London Borough of Southwark v Royce
[2019] UKUT 331 (LC)

The First Tier Tribunal had been entitled to reach the conclusions it had as to the degree of separation between two heating systems on adjoining estates. On that basis, the interpretation they had reached of the service charge provisions in the relevant leases was correct, as costs incurred replacing pipes on one estate were not costs “incidental” to the provision of services on the other.


Planning

There are five cases this month
  • Whether an Inspector was required to make assumptions
  • Whether a CIL surcharge was payable
  • Whether a CIL Liability Notice complied with the regulations
  • Whether an outbuilding qualified as Permitted Development
  • Whether the potential impact on solar panels was a material consideration

Air Quality - Assumptions

Gladman v Secretary of State for Communities and Local Government
[2019] EWCA Civ 1543

A planning inspector was entitled to make his decision on the basis of the evidence before him as to air quality impact and was not required to make assumptions or speculate about the effect on local air quality of undecided government measures concerning air quality.

Community Infrastructure Levy - Surcharge

Planning Inspectorate Appeal Decision: APP/P3610/L/19/1200266 - (20 August 2019)
Appeal against a surcharge issued by Epsom & Ewell Borough Council


The Inspector dismissed an appeal against a surcharge levied by the Council for failure to submit a Commencement Notice before works started on development chargeable under the Community Infrastructure Levy.

Community Infrastructure Levy - Liability Notice

Planning Inspectorate Appeal Decision: APP/ D1590/L/19/1200255 (8 October 2019)
Appeal against CIL surcharges imposed by Southend on Sea Borough Council


A Community Infrastructure Levy (“CIL”) Liability Notice sent five months after planning permission granted was not sent “as soon as reasonably practicable” did not meet regulation 65(1) of the CIL Regulations 2010.

Permitted Development Rights - Ancillary or incidental to dwelling

Planning Inspectorate Appeal Decision: APP/T0355/W/19/3229741 (29 August 2019)
Appeal against refusal of planning permission by the Council of the Royal Borough of Windsor and Maidenhead


Consideration of whether an outbuilding was ancillary or incidental to a dwelling house; secondarily whether inappropriate development in the Green Belt; thirdly whether personal circumstances of residents affected the conclusion reached.

Material considerations - Solar Panels

William Ellis McLennan vs Medway Council and Ken Kennedy
[2019] EWHC 1738 (Admin)

The local planning authority erred in refusing to consider as material the effects of a development on a neighbours’ ability to generate electricity from solar panels. The interference with these solar panels, and the consequent effect on their ability to mitigate climate change, even slightly, was a material consideration capable of attracting weight in the decision taken.


Property transactions

Relief from sanctions – All the circumstances – Landlord and tenant dispute

There are three cases this month
  • Whether fish stocks in a commercial fishery passed on a sale of land?
  • Whether the requirements of s2 of the Law of Property (Miscellaneous Provisions) Act were satisfied by a string of emails signed with a solicitor’s email signature?
  • Whether a statement for the purpose of an expert determination satisfied the requirements of the overriding contract?

Sale of land – Fixtures – fish stocks – solar panels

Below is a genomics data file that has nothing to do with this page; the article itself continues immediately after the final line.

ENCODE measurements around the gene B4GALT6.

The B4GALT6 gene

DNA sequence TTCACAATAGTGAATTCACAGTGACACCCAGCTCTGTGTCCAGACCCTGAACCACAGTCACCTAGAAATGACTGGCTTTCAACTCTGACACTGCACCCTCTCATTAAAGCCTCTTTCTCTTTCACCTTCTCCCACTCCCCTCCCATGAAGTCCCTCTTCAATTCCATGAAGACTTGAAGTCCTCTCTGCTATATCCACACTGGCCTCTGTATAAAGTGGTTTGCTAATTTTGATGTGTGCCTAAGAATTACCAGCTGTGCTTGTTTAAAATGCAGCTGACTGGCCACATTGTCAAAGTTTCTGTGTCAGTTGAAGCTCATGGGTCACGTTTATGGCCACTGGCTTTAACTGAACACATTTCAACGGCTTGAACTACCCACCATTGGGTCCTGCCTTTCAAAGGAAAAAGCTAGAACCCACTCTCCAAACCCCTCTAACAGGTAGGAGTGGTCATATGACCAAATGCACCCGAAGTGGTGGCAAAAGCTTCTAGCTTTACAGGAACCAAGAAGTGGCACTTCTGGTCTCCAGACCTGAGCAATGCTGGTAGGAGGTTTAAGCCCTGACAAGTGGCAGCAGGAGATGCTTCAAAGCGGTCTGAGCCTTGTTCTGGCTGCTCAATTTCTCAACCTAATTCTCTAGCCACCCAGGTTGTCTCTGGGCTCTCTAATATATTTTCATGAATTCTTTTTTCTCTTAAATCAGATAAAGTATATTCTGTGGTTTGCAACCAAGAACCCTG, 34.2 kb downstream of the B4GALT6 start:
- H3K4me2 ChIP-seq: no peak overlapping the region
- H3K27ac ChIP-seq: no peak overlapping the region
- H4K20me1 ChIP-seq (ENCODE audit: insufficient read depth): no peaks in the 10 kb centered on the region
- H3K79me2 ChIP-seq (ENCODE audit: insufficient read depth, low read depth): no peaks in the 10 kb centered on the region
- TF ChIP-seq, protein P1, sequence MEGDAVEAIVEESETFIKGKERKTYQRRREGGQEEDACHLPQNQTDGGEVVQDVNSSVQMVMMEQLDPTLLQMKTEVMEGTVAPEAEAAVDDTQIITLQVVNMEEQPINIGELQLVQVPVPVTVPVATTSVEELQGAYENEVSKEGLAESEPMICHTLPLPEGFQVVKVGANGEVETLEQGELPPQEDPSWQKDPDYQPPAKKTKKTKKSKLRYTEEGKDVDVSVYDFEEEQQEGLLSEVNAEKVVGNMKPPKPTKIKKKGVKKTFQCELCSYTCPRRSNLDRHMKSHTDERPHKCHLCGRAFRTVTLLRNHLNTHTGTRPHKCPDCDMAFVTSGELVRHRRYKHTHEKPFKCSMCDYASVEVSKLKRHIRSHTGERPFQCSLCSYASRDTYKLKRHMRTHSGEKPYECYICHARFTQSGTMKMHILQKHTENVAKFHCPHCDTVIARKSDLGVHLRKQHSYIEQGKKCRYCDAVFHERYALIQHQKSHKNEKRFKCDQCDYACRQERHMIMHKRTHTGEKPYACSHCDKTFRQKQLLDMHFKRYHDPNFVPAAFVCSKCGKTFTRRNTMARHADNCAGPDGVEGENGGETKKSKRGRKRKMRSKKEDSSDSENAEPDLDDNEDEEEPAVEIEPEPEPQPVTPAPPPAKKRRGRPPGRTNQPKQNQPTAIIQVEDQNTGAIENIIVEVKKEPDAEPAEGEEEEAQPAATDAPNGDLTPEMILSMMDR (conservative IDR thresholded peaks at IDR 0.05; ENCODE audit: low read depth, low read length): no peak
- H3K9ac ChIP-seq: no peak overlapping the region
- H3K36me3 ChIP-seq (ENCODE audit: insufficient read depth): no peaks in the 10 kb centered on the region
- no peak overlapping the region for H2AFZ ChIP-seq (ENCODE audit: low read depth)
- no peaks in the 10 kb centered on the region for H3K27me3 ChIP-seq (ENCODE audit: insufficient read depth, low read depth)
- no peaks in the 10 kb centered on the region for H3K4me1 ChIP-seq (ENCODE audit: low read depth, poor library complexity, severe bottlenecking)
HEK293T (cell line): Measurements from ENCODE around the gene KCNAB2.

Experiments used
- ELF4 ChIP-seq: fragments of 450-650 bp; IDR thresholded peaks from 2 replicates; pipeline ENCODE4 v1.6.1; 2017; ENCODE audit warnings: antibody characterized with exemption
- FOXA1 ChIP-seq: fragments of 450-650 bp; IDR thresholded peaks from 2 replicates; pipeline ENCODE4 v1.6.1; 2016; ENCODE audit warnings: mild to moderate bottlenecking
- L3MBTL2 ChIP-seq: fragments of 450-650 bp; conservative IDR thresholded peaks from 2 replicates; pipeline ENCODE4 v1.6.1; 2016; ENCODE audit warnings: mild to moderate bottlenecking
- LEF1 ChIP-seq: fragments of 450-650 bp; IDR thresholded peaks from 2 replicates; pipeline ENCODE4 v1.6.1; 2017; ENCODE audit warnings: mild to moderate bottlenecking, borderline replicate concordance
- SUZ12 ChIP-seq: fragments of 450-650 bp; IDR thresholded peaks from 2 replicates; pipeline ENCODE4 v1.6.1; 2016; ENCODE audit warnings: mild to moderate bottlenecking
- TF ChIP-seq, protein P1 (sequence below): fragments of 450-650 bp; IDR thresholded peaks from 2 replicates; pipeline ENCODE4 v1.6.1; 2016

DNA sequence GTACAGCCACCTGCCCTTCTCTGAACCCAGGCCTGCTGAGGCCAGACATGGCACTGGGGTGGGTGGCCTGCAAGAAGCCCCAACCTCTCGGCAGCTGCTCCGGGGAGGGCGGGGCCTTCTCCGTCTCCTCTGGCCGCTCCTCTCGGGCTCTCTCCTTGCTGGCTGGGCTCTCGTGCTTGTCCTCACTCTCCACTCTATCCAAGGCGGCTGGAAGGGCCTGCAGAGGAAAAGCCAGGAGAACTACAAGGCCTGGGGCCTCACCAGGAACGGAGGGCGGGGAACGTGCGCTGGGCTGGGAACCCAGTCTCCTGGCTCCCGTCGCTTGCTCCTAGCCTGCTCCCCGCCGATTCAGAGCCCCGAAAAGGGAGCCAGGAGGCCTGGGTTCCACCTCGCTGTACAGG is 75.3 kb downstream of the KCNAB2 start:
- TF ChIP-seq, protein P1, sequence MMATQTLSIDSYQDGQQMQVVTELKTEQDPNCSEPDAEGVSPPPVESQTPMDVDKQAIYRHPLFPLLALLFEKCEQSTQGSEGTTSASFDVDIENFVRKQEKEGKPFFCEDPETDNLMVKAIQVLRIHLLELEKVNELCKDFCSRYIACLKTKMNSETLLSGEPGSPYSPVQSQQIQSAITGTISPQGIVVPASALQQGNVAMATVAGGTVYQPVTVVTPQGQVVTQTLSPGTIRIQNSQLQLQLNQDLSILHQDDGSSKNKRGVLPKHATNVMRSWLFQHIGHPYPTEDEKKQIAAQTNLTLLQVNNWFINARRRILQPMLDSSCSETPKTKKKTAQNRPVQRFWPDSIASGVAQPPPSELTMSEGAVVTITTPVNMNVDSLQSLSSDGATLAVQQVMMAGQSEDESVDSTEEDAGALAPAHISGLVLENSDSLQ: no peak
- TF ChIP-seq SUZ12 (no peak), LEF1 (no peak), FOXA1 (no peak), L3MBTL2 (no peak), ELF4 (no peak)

Borwick Development Solutions Ltd v Clear Water Fisheries Ltd
[2019] EWHC 2272 (Ch)

Fish stocks in a commercial fishery did not pass on a sale of the land on which they were situated. Solar panels were fixtures, which passed automatically on the sale of the land to which they were attached, in the particular circumstances of the case, having regard not only to the degree but also to the purpose of the annexation.

Sale contract - Section 2 of the Law of Property (Miscellaneous Provisions) Act 1989

Neocleous v Rees
[2019] EWHC 2462 (Ch)

The Court held that a binding contract for the disposition of land, satisfying s2 of the Law of Property (Miscellaneous Provisions) Act 1989, could be formed by a string of emails signed with a solicitor’s email signature.

Conditional sale contract - Contract variations and jurisdiction of expert

Great Dunmow Estates Limited v Crest Nicholson Operations Limited
[2019] EWCA Civ 1683

A statement agreed between the parties for the purpose of an expert determination did not satisfy the requirements of the overriding contract for variations to it and so the parties’ agreement on the valuation date was not effective. The Court of Appeal also held, albeit obiter, that a valuer acting as an expert did not have exclusive jurisdiction to determine matters other than the valuation figure.


Public access

Definitive maps and statements - Sufficiency of evidence for order adding rights of way

R (on the application of Roxlena Ltd) v Cumbria County Council
[2019] EWCA Civ 1639

The Court of Appeal dismissed a landowner’s appeal from Kerr J’s order of 30 November 2017 dismissing its claim for judicial review of the Council’s decision of 4 January 2017 to modify the definitive map and statement to add 34 footpaths and extend a bridleway over the landowner’s land.


Solicitors Practice Points

Landlord and Tenant - Regulations

Housing and Planning Act 2016 (Commencement No. 11) Regulations 2019/1359

The commencement regulations bring into force s.122 and s.123 of the Housing and Planning Act 2016 as of 25 October 2019. The Secretary of State may, as of that date, make regulations for electrical standards in private rented dwellings including requirements as to certification and the imposition of financial penalties.


Solicitors Practice Points

There are two points this month
  • The 2019 SRA Standards & Regulations which came into force on 25 November 2019
  • Land Registry has updated Practice Guide 12